strategic stroke

July 5, 2017

In the more than 80 years since Camlin was established, customer needs/ demands have undergone a major shift. How has your marketing journey adapted to this change?

Brand Camlin has been endorsed by several generations of Indians and we have been enjoying a monopoly in most categories of art and stationery. In the last five years, there have been many new-age entrants in each category. Further, today’s children are more demanding and eagerly seek something new. These have been posing fresh challenges to the brand. Camlin is enthusiastically competing with other players by offering new, exciting products and also connecting with children with its philosophy of ‘making learning fun for children’.

A stationery brand like yours faces a typical issue: although the end-users are mostly children, the buyers are usually adults (parents). Marketing to these two segments demand a different paradigm. What strategy helps capture the minds of both audiences?

The children of today are extremely knowledgeable and have a high pester power. They even influence the purchase of costly, durable products. Children have started exercising strong influence in the purchase of stationery products as well. And hence we are strongly communicating to them through mass media and activities. Also, teachers still have a major influence and we try to connect with them through our school activation team.

Camlin’s visibility has been strongly tied to engagement initiatives with children. In addition to painting contests and tie-ups with schools, many initiatives revolve around what is most exciting for children at the moment—its association with animation movie Hanuman Da’ Damdaar, Baahubali 2, etc., are cases in point. How do you assess the ROI of such efforts in terms of enhancing brand presence?

The decision for activity selection includes two criteria— the activity’s synergy with the brand proposition of ‘making learning fun for children’, and the ROI. We have made many small, offline events reach a larger universe by amplifying on social media.

How successfully have you leveraged the digital medium?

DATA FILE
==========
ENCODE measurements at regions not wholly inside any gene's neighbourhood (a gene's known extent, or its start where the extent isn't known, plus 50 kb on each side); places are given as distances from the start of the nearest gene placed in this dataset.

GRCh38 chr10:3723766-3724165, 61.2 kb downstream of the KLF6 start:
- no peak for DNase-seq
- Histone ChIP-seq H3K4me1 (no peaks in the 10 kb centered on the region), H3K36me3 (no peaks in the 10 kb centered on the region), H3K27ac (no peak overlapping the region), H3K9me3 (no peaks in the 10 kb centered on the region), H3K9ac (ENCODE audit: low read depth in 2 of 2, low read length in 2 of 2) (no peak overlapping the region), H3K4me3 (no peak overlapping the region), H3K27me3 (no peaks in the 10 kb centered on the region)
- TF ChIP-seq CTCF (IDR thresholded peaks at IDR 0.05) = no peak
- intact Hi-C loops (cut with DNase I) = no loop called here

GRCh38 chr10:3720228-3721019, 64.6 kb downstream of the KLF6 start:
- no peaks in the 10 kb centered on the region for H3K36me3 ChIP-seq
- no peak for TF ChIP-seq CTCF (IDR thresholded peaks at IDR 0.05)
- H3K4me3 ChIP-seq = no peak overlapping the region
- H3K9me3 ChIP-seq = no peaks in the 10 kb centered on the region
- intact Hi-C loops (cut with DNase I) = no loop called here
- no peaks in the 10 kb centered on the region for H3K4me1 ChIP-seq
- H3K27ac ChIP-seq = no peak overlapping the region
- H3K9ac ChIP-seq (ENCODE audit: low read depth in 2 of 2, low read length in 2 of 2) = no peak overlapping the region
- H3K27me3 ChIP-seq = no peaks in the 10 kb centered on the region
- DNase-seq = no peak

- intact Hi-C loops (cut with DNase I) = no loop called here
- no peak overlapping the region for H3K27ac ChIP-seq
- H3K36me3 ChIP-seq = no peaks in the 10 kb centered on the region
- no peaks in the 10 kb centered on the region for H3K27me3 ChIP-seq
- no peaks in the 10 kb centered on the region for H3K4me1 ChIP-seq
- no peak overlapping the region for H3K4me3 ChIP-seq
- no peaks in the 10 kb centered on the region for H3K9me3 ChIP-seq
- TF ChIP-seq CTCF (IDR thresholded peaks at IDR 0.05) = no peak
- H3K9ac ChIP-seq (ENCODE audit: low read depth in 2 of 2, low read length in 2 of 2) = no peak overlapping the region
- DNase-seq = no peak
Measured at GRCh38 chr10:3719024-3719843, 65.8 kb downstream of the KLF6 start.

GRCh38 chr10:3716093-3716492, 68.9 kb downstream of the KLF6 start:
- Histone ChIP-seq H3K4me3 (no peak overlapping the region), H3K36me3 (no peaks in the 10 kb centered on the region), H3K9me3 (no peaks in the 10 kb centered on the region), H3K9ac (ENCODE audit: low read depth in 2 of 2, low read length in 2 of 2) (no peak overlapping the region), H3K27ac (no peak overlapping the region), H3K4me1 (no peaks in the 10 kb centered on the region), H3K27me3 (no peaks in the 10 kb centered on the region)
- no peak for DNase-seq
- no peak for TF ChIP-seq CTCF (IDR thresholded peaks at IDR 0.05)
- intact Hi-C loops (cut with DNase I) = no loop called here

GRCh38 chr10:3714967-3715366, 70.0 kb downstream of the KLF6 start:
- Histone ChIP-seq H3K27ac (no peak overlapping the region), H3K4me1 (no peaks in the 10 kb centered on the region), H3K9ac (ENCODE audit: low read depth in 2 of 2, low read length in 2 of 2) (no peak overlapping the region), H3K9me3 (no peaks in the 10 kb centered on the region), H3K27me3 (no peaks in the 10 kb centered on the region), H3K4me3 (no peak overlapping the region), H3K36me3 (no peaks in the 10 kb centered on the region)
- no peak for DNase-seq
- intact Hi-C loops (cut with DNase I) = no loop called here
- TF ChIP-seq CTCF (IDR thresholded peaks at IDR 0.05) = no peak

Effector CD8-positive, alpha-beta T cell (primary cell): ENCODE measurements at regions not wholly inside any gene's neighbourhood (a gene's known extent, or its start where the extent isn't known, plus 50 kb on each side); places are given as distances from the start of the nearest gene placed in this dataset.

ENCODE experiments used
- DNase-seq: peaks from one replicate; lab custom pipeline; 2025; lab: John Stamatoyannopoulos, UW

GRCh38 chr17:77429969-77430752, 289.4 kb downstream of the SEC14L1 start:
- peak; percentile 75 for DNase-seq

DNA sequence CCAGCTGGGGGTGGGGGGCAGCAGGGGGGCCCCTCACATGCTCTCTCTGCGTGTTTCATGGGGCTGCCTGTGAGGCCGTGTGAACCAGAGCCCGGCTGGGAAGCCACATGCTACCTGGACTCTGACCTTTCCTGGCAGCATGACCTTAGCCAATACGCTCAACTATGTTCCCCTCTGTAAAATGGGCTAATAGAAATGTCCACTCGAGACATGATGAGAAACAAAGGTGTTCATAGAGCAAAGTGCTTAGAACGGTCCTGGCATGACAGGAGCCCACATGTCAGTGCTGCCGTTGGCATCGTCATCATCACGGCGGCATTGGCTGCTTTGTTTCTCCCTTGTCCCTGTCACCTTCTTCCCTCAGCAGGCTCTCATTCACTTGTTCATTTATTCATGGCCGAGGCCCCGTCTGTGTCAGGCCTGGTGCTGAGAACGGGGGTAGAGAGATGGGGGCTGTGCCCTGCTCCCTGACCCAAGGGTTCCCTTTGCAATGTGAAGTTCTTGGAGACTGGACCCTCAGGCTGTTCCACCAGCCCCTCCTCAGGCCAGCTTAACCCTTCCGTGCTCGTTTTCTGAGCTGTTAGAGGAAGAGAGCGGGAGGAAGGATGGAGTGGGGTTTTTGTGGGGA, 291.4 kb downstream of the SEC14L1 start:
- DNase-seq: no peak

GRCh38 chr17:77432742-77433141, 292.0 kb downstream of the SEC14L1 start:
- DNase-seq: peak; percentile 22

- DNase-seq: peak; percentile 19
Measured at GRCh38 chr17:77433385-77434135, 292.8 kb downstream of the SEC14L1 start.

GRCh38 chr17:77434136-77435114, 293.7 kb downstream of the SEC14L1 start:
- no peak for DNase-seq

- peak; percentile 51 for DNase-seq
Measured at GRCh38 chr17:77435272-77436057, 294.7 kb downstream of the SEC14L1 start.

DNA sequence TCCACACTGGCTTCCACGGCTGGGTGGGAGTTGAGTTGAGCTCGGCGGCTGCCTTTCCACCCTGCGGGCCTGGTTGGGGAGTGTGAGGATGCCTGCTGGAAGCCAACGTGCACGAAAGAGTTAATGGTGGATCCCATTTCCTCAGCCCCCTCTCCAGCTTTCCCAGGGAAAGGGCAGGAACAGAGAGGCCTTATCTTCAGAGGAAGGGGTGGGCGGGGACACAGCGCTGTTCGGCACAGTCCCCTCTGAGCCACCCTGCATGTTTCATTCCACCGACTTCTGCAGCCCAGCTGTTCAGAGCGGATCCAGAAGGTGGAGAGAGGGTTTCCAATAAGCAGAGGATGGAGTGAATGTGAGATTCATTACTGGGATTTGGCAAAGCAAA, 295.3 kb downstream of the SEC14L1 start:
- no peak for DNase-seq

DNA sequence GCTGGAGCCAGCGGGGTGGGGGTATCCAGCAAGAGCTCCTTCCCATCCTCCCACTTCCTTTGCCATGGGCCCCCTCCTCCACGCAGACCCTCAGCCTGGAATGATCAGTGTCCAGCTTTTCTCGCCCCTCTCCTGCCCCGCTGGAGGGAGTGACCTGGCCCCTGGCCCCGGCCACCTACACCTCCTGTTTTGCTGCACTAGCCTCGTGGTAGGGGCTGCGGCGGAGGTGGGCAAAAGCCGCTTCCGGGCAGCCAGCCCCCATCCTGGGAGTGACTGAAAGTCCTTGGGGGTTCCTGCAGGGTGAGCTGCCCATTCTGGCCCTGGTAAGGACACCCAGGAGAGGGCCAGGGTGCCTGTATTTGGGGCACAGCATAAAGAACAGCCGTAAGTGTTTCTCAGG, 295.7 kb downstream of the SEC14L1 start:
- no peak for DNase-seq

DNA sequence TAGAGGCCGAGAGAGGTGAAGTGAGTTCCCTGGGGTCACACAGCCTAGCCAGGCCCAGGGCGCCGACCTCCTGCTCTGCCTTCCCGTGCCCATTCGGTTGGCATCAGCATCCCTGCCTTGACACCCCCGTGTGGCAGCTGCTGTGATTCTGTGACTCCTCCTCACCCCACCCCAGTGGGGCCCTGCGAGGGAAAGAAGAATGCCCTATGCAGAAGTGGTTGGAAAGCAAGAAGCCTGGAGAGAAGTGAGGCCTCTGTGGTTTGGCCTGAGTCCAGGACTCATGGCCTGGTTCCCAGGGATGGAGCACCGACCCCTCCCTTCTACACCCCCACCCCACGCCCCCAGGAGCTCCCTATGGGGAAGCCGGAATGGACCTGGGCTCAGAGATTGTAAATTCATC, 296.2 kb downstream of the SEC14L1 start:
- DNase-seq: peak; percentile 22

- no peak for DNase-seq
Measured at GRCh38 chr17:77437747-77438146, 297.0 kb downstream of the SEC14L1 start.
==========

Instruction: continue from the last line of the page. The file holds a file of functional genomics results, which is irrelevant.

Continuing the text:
When we started using the digital medium, there were some myths regarding its acceptance by children, but all those were busted. Children are growing with the digital medium and accept it naturally. Hence, today we integrate the digital medium with every initiative and make them larger than life.

How has the tie-up with Kokuyo been? How has the Japanese brand helped strengthen Brand Camlin?

The tie-up of Kokuyo and Camlin has been natural and smooth as both are oldest stationery brands in their respective countries, and have very similar values. Camlin has also benefited from Kokuyo, especially in manufacturing processes and R&D.

Children are your most exciting consumers, as you have pointed out in an interview. This demands an agile response to their ever-changing needs too. How much has product innovation helped to keep pace with their evolving demands?

I maintain that children are the most exciting and demanding consumers as they are in their growing age, discovering new influences every moment. It is very important for the marketing team to stay connected with them and understand their needs well at that point of time. We can never say that we have understood the child consumer completely.

Audiences are warming up to the digital medium in a big way. Will pencils and crayons and even notebooks be the casualty of this trend?

No, I do not think growth of the digital medium will impact conventional stationery. Most institutions and schools continue to value the use of basic stationery—its importance in the overall development of children—and will always continue to encourage them to use it. Stationery companies should not consider the digital medium as a threat but as a means to connect with their consumers.

As told to Anitha Moosath